Skip to main content

The Kyon smart pet collar is like an Apple Watch for your dog

In a pet technology market that consists largely of flimsy clip-on gadgets or veterinary surgical procedures, Kyon is introducing a high-tech dog collar that’s packed with internal sensors to protect your pet. The fundamental idea behind Kyon is that the device looks more like a regular collar than a tech-enabled gadget. Meanwhile, its impressive suite of sensors and circuitry work to keep you in tune with the less obvious elements of your pet’s health, and a mobile tracking solution ensures you’ll be able to track your pet down if it gets lost.

“We started working on Kyon about two and a half years ago with a small team of engineers,” creatorFounder Leon Yohai told Digital Trends. “I have a Maltese named Charlie, and I wanted to be able to communicate with him. Small dogs don’t communicate as well as larger breeds, so I wanted to know when he needed to go out, if he was too hot, if he was too cold – I wanted to know exactly what was going on with him.”

The collar’s sensors and chips include a 9-axis accelerometer, an altimeter, heat sensor, water sensor, GPS, GSM, and ultrasound buzzer. Kyon also has an LED display, and is Wi-Fi and Bluetooth enabled so the collar can work in tandem with the base station and the Kyon mobile app. These embedded technologies facilitate some of the key pet protecting features of the collar, like finding your pet when it’s lost, avoiding heat stroke, and preventing dog fights.

Using Kyon starts with the mobile app. Pet owners can design specific home ranges on a map display so that any time a pet leaves home, the system knows it has run away. The collar communicates with the base station that stays in your home, and any time you take your pet for a walk, your cell phone in your pocket (with the Kyon mobile app) becomes a beacon for the collar to register that the dog is safe. The app also lets users program important dates as notifications, like regular vet visits and walking or medication reminders.

Over 10 million pets get lost every year, according to Yohai and Kyon’s research into creating the collar. A Vodafone microchip allows the Kyon collar to be active in 120 countries around the world. Through a roaming agreement that is transparent to the user, Vodafone’s GSM chip is activated anytime your dog leaves the designated range. In the US alone, the agreement supports over 200 different cellular carriers including AT&T and TMobile. The GPS, GSM, and altimeter work to keep updates coming to your mobile app so you can find your pet, all while displaying a customizable “lost dog” message on the collar’s LED display.

Since hundreds of thousands of pets suffer from heat stroke each year, the Kyon collar also includes a heat sensor that can identify temperature danger zones specific to any breed of dog. “Certain breeds of dogs can die within ten minutes in normal temperatures, like boxers or bulldogs that can’t breathe normally in temperatures of even 100 degrees Fahrenheit, ” Yohai told us. If your dog is alone or stuck in the car when temperatures get too hot, you’ll get notifications directly to your phone. The collar works the same way with the water sensor, so if your pet falls into the swimming pool, the IP68 waterproof collar notifies your phone so you can come to the rescue.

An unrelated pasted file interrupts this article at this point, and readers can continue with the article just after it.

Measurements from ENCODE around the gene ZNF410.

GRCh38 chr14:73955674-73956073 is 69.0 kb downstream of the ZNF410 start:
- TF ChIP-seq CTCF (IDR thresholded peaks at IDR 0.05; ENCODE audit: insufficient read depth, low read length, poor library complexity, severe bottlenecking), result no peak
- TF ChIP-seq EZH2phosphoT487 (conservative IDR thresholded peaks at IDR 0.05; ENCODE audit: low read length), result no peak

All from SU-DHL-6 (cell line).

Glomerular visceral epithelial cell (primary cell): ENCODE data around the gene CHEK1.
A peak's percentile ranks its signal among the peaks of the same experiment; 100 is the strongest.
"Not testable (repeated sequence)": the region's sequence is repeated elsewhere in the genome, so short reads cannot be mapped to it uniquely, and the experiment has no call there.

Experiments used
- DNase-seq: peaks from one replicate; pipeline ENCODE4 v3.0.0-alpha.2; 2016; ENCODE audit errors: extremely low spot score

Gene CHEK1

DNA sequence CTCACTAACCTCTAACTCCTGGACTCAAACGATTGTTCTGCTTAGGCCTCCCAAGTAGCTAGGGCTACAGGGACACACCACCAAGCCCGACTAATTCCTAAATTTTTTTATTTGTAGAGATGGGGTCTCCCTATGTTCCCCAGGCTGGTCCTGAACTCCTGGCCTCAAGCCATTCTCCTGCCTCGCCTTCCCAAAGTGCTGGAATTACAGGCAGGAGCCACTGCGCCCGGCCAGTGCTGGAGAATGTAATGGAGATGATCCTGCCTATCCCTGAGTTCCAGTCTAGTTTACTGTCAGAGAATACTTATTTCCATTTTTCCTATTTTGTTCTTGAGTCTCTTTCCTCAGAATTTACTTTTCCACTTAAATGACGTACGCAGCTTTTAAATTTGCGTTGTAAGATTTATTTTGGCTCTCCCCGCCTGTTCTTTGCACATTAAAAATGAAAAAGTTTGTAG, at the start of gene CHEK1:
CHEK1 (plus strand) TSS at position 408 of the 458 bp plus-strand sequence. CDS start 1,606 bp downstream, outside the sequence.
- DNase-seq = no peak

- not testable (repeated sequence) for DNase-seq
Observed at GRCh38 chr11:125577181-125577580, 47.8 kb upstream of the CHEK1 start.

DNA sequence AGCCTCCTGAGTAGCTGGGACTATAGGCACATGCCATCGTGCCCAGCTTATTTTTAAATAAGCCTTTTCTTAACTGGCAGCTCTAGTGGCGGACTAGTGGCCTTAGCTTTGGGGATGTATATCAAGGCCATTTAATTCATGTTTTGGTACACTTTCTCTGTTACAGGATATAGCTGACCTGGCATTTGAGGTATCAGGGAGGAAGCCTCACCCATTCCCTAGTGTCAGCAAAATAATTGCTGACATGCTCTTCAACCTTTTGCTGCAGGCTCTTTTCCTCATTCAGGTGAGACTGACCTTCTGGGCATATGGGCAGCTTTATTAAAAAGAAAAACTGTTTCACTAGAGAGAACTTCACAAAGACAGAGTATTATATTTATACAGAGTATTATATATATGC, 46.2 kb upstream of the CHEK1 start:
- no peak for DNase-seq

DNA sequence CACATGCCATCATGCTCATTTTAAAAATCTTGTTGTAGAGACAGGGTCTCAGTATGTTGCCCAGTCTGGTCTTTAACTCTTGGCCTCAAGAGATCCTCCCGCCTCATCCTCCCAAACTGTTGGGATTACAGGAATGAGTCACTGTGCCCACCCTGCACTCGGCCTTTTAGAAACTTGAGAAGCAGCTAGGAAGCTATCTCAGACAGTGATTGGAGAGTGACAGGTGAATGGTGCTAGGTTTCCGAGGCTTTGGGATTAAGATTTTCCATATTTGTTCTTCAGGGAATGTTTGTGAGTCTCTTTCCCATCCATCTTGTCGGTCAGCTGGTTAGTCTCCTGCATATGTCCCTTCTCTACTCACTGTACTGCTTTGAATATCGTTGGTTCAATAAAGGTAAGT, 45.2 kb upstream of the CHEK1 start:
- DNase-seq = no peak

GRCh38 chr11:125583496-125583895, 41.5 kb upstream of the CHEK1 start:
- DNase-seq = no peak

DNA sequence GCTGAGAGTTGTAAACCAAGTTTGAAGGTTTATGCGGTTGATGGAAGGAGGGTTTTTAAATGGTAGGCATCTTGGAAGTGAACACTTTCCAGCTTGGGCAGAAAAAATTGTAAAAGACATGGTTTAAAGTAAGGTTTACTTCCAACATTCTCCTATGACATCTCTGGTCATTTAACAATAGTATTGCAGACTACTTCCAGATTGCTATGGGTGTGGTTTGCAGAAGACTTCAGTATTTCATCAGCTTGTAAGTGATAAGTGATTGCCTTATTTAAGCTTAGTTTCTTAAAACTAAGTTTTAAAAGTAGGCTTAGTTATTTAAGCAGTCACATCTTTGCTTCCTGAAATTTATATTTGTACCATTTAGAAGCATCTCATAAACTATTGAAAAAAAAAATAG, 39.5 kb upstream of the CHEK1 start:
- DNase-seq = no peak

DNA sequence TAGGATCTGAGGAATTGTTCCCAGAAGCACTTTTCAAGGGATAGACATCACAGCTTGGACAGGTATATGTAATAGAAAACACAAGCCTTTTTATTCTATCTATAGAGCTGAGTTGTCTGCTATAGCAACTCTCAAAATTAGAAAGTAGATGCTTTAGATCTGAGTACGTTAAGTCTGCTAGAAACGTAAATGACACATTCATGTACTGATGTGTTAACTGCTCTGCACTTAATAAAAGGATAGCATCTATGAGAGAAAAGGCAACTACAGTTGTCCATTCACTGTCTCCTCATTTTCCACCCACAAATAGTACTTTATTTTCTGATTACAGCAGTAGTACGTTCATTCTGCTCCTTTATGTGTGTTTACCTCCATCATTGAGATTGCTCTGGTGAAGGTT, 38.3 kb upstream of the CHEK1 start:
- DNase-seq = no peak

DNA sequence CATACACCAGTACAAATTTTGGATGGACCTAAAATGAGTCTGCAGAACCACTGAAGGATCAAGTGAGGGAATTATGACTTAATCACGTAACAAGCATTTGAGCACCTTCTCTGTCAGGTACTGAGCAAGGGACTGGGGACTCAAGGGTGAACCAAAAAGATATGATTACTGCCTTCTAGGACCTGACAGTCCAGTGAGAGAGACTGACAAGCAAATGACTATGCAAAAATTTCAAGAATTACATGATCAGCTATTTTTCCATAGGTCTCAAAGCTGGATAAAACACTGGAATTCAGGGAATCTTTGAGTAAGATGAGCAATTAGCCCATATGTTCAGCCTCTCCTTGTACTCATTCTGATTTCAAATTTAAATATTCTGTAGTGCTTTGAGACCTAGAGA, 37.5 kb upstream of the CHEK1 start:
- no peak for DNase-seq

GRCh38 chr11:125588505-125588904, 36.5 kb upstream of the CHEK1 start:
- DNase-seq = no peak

Pacifier mode is another feature of the collar that is dear to Yohai’s heart: “My dog Charlie is paralyzed from a fight that I couldn’t prevent because it happened very fast. I think one in every three dog owners has had an accident like that.” If dogs start getting loud or barking aggressively, the collar emits a high frequency sound that some humans can barely hear, but that will get all dogs to back away and calm down.

The Kyon collar weighs 2.1 ounces and is adjustable to fit dogs and cats over 7 pounds with 10-20 inch necks. Because it can resist about 60 pounds of force, Kyon can still function as a regular collar with larger dogs who pull on their leashes. The base station that serves as a beacon for the collar’s safe region while at home is also a charging dock. Yohai and his team of engineers worked to get the collar’s battery life from ten days at the start, up to 30 full days before needing to recharge. “Once a month, you just have to place the collar on the docking station for a few hours to get a full charge, and that’s it.” Yohai also told us that the finished collar and all its sensors have been fully tested and are ready for production.

Kyon will launch a Kickstarter campaign on March 1st to help spread the word and also determine how many units to order form their manufacturer. Other than whatever perks are offered through Kickstarter next week, the Kyon collar is expected to retail for $249 with an additional monthly fee of $4.99 to service GMS microchip functionality around the world. Yohai believes that being able to find your dog when it is lost is more than worth the monthly fee: “We created this collar to make a difference. Most dogs run away at some time in their life – we believe being able to find your lost pet is an essential part of the Kyon collar.”

Editors' Recommendations